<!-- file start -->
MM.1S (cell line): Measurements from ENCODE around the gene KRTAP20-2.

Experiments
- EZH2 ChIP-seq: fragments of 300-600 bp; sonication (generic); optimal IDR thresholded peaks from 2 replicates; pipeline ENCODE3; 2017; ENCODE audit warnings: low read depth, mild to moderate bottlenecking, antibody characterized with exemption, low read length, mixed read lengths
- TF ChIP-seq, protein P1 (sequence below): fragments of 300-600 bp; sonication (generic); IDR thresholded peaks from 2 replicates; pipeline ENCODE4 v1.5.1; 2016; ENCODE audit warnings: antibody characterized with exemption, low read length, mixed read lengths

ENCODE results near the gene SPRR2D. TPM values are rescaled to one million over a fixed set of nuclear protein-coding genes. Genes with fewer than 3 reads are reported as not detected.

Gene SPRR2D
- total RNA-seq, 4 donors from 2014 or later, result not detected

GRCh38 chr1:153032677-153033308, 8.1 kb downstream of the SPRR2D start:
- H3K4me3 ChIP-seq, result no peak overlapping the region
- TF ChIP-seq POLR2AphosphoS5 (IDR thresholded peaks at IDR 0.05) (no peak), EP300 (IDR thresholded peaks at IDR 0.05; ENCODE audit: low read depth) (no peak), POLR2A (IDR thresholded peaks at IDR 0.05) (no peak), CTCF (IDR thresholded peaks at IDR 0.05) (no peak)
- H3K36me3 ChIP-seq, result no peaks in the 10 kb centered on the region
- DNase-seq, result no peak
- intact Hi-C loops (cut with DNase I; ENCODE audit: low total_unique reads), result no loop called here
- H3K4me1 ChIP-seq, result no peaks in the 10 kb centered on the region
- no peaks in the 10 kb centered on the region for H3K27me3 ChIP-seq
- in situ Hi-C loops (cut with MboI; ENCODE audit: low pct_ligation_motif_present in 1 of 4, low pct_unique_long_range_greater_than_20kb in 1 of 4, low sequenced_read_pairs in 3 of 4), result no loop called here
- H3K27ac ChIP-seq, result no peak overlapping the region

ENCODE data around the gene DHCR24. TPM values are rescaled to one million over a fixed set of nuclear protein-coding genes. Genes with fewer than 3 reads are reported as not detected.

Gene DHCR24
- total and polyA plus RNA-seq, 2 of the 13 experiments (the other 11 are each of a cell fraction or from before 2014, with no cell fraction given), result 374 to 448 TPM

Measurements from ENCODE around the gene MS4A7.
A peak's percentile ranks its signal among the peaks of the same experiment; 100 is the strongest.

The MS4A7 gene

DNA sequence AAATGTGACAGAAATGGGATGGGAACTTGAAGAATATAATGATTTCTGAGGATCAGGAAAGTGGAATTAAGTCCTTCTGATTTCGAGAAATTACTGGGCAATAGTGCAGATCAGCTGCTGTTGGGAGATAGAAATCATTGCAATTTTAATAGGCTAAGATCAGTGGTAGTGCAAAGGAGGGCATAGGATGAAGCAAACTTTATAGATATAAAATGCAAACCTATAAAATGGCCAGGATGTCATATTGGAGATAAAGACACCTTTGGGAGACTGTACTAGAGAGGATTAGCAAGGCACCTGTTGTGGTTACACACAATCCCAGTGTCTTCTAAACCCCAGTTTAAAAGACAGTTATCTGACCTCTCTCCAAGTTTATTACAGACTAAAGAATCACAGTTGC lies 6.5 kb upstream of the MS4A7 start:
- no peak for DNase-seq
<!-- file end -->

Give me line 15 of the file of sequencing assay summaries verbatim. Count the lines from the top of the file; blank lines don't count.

- no peaks in the 10 kb centered on the region for H3K27me3 ChIP-seq